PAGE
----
IRC section 1031 in jeopardy! Even if repealed, there is still a solution for tax deferral
November 24, 2014 - New York City
The like-kind exchange provision of the IRC, since 1954 known as "section 1031," traces its roots back to 1921, only three years after the enactment of the first income tax code. Now in 2014 after nearly 100 years, section 1031 and the entire like-kind exchange principle is under the very real threat of reformation or repeal.
On February 26, 2014, House Ways and Means Committee Chairman Dave Camp released a discussion draft of his Comprehensive Tax Reform Proposal. If enacted, this proposal would repeal IRC section 1031 in its entirety. Moreover, in his 2015 budget, President Obama seeks to limit capital gains deferral to $1 million per year per taxpayer. If enacted, this provision would apply to all like-kind exchanges completed after December 31, 2014.
Regardless of the future of section 1031 and the like-kind exchange rules contained therein, over the past decade there has emerged an alternative. Using IRC section 453, the installment sale provision, also nearly 100 years old, those seeking tax deferral on the sale of any highly appreciated property can do so through the use of a Deferred Sales Trust (DST.)
The DST is a proprietary tax strategy that leverages the power of IRC section 453. In its simplest form, the seller of real estate (even a primary residence) or other highly appreciated property (e.g., the sale of a business, highly appreciated art, etc.) contacts our firm, which is licensed to do DST business. We work with the seller to understand the seller's goals and circumstances. If the disposition is appropriate for DST treatment, we work with the trustee and trustee's counsel to effectuate a sale to an end buyer. The property is sold to the trust. The trust sells to the end buyer. The trust has the sale proceeds and the seller has a note.
The terms of the note vary with the risk tolerances of the seller. The proceeds of the sale can be invested in stocks, bonds, mutual funds, insurance products or a portfolio containing these or other not-overly-speculative instruments. The income derived from these investments is paid out to the seller by the trust and is typically taxed as ordinary income. The principal can be paid to the seller/note-holder in equal installments or in a balloon payment at the conclusion of the trust. When principal is paid to seller, the applicable capital gains obligations related thereto become due. If there is just a desire to create income and no present need for return of principal, the principal and the corresponding capital gains tax burdens can be passed on to the seller's heirs.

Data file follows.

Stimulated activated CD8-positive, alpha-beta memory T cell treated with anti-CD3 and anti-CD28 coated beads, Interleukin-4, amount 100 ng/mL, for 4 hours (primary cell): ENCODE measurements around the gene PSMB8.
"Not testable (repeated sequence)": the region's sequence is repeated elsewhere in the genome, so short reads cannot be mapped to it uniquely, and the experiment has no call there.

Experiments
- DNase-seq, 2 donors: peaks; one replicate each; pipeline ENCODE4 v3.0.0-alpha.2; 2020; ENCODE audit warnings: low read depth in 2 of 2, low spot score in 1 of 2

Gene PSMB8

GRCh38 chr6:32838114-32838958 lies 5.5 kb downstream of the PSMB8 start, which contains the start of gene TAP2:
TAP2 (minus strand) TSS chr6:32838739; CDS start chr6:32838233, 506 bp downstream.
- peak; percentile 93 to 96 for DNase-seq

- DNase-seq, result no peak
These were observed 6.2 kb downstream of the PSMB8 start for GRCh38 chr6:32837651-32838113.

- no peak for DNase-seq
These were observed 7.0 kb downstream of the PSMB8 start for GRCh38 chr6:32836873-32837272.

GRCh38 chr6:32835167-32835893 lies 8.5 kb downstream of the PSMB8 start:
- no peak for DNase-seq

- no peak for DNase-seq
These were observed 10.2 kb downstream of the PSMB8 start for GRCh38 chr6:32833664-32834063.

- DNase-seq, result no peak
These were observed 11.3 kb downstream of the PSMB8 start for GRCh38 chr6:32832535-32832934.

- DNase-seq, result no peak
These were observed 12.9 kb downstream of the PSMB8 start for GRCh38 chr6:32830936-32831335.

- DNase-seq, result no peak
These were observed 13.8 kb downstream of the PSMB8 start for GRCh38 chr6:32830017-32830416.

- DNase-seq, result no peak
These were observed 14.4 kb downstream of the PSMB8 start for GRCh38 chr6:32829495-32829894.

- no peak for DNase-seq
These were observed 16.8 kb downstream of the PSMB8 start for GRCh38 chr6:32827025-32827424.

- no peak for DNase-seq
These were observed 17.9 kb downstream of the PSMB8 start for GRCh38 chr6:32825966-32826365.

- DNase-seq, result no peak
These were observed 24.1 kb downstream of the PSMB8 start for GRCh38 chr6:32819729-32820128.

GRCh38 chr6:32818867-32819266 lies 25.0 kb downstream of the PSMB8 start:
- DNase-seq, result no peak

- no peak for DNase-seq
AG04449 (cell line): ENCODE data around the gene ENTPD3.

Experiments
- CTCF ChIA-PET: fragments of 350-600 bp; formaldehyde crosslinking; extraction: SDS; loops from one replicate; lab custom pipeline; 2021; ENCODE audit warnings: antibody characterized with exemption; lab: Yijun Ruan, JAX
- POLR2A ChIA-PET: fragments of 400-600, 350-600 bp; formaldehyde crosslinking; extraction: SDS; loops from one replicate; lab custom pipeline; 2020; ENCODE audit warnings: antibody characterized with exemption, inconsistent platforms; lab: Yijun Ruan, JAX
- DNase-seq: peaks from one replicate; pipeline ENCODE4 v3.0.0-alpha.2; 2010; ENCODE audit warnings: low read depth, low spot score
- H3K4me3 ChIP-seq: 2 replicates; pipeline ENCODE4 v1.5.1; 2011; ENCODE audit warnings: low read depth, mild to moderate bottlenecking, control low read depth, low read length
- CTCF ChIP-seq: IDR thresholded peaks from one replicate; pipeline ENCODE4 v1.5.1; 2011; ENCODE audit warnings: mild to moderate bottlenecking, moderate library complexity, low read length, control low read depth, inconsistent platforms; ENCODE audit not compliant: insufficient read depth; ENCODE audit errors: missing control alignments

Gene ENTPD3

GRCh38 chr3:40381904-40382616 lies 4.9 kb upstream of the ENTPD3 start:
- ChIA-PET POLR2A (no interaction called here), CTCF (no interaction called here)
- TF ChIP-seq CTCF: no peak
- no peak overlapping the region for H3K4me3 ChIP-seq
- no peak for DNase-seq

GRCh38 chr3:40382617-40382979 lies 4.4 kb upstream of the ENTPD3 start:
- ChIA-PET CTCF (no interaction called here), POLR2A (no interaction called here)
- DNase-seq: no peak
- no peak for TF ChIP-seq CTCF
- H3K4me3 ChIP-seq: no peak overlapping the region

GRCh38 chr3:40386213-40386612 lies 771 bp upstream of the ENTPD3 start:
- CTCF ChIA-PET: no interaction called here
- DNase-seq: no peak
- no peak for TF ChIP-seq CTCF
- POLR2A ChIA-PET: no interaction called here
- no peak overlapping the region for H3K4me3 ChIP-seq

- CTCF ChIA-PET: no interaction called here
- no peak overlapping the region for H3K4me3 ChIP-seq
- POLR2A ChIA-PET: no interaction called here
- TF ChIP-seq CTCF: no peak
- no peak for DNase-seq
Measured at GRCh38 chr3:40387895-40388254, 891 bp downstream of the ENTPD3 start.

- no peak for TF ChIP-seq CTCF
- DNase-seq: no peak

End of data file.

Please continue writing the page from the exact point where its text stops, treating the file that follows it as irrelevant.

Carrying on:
This strategy achieves complete capital gains tax deferral. While there is no step up in basis in a DST as there is in a like-kind exchange, there are numerous other benefits that can be derived from selling into a DST - diversification into more liquid instruments (e.g., marketable securities), the ability to time repayment of principal for tax minimization purposes, the promise of regular income with the ability to liquidate on short notice by calling the note and the ability to monitor the performance of the investments made by the trust in real time - just to name a few.
It is important to fully understand the nuances as to the differences between a like-kind exchange under section 1031 and a DST under section 453 But for those who are unable or unwilling to enter into a 1031 exchange, even while section 1031 is still with us, the DST may be just the answer to a problem facing those with onerous capital gains tax obligations.
Michael Packman is chief executive officer at PNI Capital Partners, Syosset, N.Y.
Securities and investment advisory services offered through Financial West Group, member FINRA/SIPC. Financial West Group and PNI Capital Partners are unaffiliated entities.